(Originally published in the San Diego Reader July 11, 2012.)
My three-year-old daughter has a beautiful Afro. It’s big and round (unless she’s leaned back in her car seat and flattened it), and most importantly, she loves it. After I use the pick to roundify it, I adorn it with one of the brightly colored headbands I purchased at the Rite Aid on Adams Avenue ($4.99 for a pack of six). My daughter runs to the full-length mirror in my bedroom, where she dances and sings, “I’m a princess! Shake your booty!”
I’m overjoyed that she loves her hair. I’m also afraid there will come a day when she tells me she wishes it were long, straight, and yellow.
Yesterday, on the way to her gymnastics class at the Toby Wells YMCA in Kearny Mesa, we saw a little girl with Afro puffs on both sides of her head walking through the parking lot hand-in-hand with her mother. My daughter pointed and shouted, “Look, Mommy! She looks like me!”
And a month or so ago, on a walk through Bird Rock, we saw a black woman with a mass of curly hair ride past on a bicycle. That day, too, my daughter pointed and said, “Look, Mommy! She has hair just like you!”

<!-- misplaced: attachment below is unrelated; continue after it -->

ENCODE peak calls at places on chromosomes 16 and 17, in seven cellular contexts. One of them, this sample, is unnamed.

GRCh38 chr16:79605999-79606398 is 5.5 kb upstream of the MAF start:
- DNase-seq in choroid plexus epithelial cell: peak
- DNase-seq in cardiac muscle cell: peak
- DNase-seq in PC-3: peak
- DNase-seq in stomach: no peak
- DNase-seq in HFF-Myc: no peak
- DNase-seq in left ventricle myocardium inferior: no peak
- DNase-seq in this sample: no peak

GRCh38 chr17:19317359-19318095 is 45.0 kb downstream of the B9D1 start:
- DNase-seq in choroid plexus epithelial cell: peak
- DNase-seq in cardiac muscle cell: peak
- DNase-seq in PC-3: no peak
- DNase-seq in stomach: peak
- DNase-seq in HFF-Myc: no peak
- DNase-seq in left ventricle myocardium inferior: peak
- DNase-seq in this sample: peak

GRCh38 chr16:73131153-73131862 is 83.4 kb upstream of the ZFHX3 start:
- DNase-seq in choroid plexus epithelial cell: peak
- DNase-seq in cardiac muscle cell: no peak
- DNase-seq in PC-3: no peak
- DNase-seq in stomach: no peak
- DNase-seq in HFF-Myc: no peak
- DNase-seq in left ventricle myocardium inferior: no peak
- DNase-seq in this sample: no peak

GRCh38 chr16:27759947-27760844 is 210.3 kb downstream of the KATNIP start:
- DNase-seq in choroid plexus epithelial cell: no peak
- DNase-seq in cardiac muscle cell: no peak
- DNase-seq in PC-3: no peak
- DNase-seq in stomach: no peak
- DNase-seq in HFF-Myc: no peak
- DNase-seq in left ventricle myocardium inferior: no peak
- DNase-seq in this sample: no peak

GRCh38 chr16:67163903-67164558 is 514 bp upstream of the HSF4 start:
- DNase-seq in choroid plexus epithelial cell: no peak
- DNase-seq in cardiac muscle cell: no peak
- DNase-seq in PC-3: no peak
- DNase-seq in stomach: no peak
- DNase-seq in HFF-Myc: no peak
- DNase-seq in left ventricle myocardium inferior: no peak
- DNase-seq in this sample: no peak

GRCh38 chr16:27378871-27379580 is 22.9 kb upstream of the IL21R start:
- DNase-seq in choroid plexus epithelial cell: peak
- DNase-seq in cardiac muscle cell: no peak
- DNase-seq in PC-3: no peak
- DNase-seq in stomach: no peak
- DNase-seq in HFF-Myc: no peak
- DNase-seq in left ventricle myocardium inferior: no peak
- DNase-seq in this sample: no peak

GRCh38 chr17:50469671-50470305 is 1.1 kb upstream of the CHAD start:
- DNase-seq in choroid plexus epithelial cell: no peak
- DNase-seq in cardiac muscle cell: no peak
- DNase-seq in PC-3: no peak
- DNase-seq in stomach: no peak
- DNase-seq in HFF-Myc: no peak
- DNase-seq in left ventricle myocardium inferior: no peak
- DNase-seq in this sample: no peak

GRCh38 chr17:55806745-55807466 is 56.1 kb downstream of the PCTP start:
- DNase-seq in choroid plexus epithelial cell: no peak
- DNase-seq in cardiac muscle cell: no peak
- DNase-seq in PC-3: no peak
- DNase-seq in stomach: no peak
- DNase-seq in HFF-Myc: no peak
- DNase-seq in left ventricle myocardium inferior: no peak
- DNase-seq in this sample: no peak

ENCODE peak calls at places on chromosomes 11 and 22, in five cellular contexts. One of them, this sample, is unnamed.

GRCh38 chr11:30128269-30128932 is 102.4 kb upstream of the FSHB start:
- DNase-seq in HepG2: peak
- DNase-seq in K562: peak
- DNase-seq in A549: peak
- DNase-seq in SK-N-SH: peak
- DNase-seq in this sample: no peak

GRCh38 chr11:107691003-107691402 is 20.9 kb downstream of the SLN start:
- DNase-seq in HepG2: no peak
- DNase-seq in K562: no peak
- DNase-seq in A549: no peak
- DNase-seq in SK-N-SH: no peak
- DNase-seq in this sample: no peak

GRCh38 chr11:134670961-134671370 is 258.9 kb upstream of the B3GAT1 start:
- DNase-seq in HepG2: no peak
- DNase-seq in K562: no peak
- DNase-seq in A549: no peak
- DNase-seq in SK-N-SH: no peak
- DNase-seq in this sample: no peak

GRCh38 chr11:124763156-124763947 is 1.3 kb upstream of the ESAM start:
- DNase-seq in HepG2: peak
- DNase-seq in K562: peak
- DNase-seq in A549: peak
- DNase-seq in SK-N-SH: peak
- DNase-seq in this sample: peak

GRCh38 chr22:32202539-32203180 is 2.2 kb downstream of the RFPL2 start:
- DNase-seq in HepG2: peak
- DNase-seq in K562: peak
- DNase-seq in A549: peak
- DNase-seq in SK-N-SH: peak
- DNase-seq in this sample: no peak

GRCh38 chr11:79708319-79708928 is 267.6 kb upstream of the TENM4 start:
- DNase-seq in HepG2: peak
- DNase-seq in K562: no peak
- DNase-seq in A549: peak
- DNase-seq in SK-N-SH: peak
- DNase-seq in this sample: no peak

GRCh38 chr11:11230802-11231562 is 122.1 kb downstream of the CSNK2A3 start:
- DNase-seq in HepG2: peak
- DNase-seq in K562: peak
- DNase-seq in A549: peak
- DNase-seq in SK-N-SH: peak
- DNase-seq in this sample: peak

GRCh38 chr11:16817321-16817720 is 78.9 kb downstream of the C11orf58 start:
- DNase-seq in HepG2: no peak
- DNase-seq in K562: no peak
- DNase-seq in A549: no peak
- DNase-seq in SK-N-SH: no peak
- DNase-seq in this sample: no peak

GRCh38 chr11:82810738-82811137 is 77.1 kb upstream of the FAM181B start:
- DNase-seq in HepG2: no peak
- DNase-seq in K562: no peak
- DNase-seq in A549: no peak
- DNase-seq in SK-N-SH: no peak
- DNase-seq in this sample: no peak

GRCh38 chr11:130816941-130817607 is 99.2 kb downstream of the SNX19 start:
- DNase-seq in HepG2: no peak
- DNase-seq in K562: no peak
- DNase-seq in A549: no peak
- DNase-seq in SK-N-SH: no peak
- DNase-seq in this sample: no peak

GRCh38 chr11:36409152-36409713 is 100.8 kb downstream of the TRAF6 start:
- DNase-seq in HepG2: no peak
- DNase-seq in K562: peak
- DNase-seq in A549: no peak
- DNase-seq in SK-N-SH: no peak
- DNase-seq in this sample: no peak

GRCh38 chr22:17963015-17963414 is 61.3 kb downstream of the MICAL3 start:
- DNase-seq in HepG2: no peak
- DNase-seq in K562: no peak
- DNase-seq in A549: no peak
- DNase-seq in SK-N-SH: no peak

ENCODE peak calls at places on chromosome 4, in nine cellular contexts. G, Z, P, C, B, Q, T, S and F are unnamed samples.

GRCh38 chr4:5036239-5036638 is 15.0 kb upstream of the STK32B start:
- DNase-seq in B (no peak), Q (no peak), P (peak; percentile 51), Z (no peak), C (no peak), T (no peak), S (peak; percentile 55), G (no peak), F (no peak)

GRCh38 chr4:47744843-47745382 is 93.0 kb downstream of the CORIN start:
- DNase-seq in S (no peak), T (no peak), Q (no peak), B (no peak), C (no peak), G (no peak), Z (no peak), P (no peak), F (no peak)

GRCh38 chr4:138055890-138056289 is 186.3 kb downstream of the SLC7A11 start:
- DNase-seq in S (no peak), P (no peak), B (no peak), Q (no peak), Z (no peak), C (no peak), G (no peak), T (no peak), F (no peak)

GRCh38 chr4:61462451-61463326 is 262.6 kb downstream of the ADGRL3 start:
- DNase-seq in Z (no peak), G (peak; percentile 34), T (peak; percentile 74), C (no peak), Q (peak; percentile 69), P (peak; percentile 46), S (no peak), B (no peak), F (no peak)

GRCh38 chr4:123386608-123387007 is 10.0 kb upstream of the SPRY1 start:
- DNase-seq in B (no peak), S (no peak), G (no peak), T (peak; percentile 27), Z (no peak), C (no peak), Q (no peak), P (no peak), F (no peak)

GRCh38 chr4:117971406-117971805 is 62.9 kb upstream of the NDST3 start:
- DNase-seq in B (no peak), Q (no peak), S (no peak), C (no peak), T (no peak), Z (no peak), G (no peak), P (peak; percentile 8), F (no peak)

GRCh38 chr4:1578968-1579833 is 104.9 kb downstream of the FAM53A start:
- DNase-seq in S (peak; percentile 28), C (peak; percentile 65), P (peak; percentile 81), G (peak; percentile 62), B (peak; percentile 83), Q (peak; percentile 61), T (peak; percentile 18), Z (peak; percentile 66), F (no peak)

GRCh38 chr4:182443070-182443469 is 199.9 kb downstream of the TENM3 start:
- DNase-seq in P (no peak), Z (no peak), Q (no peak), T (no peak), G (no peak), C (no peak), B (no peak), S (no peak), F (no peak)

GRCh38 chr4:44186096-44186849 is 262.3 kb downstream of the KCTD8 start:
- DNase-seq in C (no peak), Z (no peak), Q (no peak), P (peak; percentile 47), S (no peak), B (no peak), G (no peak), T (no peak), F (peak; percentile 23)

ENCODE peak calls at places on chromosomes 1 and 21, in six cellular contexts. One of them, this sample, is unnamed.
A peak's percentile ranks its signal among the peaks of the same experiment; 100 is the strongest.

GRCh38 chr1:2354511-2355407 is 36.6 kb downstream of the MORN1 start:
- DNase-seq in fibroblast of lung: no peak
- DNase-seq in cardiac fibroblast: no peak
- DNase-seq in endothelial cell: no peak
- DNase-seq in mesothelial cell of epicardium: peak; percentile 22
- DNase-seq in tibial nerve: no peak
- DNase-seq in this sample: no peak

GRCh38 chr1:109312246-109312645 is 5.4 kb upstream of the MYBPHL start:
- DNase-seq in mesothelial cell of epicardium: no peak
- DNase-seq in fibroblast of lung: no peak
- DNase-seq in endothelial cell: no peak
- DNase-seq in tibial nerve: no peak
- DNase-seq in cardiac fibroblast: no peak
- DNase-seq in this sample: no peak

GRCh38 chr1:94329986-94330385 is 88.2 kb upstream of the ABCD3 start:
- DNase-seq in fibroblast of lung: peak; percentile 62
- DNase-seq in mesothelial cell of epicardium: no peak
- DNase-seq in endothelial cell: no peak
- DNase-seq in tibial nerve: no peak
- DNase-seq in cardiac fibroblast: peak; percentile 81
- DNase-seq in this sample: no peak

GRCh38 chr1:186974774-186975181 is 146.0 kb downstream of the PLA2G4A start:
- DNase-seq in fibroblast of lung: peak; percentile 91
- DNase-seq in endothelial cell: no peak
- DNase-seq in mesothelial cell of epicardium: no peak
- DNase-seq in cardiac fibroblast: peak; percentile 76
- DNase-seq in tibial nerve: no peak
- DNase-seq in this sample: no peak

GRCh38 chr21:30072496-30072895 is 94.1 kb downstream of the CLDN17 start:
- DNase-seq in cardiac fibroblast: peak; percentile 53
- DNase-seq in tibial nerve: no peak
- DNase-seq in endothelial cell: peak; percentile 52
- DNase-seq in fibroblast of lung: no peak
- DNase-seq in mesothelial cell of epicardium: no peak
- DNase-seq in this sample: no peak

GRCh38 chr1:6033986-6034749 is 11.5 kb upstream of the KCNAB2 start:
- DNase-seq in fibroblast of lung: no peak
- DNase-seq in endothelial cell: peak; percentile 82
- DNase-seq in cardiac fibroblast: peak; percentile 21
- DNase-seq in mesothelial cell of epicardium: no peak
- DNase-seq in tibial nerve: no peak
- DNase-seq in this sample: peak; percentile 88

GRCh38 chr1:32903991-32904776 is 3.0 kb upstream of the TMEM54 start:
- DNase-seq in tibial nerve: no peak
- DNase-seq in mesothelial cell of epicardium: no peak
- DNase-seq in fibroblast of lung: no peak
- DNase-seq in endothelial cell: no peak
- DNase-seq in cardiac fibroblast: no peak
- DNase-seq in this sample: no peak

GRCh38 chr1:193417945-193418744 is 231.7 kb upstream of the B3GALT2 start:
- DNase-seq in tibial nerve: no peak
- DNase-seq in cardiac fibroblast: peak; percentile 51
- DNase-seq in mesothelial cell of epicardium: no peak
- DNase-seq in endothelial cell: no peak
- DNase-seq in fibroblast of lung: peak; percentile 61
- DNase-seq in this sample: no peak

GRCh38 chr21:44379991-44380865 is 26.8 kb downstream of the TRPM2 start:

I have to control an impulse to run after these people, to ask them to come and populate our world. Back in March, when two little black girls showed up at the ballet class my daughter takes at the YMCA in Chula Vista, I went out of my way to introduce myself to their mothers. I probably came off as an eager beaver.
My husband and I have had a thousand conversations about whether we should move our family to New Orleans, where he grew up and where the majority of his gigantic family still resides. Our recent move from City Heights to Eastlake has both postponed that conversation and made it more poignant — postponed because we’ve purchased a house, poignant because Eastlake isn’t exactly Diversity Central.
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